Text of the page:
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Palliative home care; shameful lack of care plans

Posted Oct 11 2011 12:00am
hoarding is a difficult mental health issue
Yes, home care works for many, especially if you are used to delegating, supervising employees, and understand the basics of personal care. That leaves out many of us.

many do not have the wherewithal to take control

fecal-stained mattress

For those, unfamiliar with ADLS, living in poverty, it is a different story.
For those unable to navigate those treacherous waters around and access to a doctor, we may hit a snag. Many physicians are unavailable in the wee hours. For this reason, a family member is wise to have a Pain Management Kit on hand, with standing orders. Some of us may want to be given doctor's orders to delegate medications to a family member.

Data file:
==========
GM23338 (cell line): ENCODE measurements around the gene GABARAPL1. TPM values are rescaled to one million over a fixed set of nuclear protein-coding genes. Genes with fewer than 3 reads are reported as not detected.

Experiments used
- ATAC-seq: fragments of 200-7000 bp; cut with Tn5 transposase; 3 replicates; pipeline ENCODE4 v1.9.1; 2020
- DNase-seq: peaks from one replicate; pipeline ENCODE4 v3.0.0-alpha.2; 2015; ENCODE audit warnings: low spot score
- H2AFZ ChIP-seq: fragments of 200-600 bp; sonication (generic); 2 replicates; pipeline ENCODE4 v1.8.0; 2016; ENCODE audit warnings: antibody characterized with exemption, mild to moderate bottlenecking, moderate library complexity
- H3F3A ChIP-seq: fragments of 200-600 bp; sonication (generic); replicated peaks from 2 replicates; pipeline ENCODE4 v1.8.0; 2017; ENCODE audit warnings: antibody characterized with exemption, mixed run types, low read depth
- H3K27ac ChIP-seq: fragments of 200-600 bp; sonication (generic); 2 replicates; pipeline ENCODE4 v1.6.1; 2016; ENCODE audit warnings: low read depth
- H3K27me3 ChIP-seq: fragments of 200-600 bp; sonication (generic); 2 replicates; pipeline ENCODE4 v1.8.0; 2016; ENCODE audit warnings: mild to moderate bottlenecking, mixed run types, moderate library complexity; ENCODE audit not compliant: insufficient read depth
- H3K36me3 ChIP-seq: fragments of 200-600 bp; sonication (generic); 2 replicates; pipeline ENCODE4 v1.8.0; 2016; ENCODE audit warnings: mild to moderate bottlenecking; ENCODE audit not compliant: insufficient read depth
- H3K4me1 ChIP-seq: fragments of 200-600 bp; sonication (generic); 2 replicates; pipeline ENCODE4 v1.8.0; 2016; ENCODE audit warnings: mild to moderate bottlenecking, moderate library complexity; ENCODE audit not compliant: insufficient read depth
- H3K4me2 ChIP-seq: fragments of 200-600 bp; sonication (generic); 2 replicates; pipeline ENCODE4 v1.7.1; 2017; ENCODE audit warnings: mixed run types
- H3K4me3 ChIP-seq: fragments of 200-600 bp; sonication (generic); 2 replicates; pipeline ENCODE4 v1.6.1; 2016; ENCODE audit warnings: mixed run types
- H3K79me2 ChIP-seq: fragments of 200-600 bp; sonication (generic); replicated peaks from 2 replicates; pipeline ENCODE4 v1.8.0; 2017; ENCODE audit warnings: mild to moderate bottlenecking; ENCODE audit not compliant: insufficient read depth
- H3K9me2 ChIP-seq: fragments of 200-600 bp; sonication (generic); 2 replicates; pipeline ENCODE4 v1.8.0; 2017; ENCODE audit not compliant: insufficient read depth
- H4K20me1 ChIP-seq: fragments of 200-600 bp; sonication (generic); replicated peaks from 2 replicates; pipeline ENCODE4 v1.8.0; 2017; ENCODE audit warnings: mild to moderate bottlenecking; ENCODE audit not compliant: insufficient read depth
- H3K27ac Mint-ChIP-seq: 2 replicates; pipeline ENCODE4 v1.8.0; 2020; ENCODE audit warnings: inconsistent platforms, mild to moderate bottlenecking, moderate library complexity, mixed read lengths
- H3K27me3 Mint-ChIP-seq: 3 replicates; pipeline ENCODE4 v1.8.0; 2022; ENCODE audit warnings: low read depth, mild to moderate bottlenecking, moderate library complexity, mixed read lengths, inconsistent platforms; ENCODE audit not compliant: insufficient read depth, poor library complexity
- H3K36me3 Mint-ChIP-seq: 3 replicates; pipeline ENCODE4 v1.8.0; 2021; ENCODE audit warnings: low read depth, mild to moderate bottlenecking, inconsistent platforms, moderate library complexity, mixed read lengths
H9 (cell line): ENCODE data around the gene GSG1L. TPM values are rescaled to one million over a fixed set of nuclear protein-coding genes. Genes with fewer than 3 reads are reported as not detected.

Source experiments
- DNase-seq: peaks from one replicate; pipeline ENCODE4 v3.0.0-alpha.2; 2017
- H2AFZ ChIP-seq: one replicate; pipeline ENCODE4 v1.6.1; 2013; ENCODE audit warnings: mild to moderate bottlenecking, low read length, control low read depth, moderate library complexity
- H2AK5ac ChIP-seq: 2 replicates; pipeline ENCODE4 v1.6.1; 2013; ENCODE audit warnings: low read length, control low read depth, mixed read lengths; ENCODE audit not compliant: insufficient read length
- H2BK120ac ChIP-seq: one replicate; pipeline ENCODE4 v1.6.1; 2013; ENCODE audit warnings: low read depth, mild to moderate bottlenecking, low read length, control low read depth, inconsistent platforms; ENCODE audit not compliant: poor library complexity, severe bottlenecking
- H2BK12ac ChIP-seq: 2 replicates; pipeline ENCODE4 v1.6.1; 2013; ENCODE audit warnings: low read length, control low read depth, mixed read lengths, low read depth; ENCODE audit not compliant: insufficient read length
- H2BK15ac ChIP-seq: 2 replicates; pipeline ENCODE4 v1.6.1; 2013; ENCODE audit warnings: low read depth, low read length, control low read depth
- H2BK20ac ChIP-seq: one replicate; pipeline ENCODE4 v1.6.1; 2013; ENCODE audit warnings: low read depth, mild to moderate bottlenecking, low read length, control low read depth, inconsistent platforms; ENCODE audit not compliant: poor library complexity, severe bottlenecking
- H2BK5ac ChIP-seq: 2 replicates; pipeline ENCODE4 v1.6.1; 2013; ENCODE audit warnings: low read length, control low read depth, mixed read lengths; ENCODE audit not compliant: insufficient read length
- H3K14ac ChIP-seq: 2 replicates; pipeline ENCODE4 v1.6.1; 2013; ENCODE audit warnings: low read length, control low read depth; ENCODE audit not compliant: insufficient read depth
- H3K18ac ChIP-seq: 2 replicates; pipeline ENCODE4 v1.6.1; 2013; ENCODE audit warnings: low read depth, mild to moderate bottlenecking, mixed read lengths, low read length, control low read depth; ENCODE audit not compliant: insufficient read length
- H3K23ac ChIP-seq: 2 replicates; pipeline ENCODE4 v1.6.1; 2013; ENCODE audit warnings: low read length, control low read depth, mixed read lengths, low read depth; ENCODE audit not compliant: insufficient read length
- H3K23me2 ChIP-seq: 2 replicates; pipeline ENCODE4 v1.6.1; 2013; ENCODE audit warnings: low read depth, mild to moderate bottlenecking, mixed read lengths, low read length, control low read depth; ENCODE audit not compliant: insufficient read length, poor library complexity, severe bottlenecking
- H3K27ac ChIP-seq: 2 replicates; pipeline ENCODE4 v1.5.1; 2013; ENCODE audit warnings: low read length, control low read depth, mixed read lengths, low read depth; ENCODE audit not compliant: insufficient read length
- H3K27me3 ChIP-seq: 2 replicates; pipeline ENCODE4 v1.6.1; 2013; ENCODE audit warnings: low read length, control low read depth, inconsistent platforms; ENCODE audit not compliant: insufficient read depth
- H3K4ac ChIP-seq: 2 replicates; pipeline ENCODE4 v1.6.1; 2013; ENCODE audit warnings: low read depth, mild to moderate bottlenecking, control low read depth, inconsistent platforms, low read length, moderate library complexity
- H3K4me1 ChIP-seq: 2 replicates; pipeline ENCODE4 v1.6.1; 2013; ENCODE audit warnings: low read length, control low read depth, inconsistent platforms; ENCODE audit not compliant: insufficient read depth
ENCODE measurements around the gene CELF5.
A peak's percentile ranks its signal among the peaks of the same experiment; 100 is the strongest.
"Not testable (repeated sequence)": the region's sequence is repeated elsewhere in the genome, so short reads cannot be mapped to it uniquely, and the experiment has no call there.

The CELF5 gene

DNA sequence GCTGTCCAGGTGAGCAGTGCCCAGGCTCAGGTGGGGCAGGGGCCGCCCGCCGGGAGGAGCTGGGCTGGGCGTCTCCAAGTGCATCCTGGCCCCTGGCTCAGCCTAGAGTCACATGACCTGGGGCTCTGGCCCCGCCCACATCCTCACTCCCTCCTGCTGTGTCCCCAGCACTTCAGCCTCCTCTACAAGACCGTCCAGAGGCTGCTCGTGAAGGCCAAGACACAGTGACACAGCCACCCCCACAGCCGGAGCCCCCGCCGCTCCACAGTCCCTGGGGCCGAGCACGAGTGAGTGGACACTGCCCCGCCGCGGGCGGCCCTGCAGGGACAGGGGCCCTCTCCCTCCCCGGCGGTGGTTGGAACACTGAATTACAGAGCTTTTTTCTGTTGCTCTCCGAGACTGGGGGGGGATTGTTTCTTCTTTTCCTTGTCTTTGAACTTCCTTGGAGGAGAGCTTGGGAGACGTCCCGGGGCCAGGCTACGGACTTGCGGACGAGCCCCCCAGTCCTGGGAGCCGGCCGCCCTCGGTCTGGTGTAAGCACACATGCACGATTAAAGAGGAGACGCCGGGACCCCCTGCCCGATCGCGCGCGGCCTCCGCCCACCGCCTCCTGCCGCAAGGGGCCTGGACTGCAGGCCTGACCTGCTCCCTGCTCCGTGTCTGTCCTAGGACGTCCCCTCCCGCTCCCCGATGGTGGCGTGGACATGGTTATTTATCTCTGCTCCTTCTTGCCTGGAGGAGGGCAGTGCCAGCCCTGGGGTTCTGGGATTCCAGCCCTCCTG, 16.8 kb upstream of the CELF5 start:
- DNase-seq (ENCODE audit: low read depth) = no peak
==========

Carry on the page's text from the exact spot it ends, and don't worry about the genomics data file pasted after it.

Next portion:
Many of our seniors are of the stoic generation, where pain is a normal part of living. This is not the case in end-of-life care.

The care plan should be specific. No one should be in pain at 2 a.m., when no one is on hand to administer morphine to a frail, palliative senior in pain. And why wouldn't someone have pain in end-of-life care? Shameful that our doctors do not understand pain management in end-of-life care.

A nurse, through the LHINs ad CCAC, can be called to do pain assessment  and pain management . The care plan should have this plan in mind.
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